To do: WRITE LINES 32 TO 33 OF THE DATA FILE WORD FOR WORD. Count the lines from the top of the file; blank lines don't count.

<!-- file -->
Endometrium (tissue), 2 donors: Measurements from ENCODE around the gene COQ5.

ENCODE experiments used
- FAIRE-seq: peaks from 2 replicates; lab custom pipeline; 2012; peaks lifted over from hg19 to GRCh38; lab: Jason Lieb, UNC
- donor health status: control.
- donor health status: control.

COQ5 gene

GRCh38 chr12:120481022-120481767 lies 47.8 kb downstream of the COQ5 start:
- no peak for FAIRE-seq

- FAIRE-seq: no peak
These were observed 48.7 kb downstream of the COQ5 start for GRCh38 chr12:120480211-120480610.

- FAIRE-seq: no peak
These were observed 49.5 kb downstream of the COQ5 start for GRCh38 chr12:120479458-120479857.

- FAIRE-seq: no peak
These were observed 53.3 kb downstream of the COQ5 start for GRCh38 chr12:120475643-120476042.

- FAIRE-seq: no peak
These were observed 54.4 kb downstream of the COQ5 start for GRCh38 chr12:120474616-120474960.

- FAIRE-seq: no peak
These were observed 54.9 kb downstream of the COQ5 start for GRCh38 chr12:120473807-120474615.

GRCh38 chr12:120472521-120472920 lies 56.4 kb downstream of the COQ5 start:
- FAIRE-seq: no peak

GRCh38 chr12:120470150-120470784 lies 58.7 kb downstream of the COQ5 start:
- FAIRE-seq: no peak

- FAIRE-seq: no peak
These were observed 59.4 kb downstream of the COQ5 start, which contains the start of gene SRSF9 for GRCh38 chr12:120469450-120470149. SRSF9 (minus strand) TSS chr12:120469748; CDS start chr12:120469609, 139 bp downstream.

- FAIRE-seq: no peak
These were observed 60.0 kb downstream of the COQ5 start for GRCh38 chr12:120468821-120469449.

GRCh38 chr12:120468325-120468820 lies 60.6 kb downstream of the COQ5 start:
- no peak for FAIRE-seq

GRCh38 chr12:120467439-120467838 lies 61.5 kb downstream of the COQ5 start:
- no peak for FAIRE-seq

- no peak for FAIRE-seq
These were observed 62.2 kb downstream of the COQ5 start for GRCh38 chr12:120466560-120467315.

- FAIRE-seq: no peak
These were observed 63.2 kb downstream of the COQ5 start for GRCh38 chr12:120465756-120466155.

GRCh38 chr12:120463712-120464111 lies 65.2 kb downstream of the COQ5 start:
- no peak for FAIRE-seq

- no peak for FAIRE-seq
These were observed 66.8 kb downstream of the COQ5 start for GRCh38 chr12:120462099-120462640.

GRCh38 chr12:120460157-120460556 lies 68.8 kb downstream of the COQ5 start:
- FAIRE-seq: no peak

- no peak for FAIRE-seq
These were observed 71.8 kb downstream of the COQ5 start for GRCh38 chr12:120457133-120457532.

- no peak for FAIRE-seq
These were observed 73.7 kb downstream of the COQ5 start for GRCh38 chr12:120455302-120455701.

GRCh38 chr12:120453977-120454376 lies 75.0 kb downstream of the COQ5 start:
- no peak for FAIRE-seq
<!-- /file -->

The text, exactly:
These were observed 62.2 kb downstream of the COQ5 start for GRCh38 chr12:120466560-120467315.

- FAIRE-seq: no peak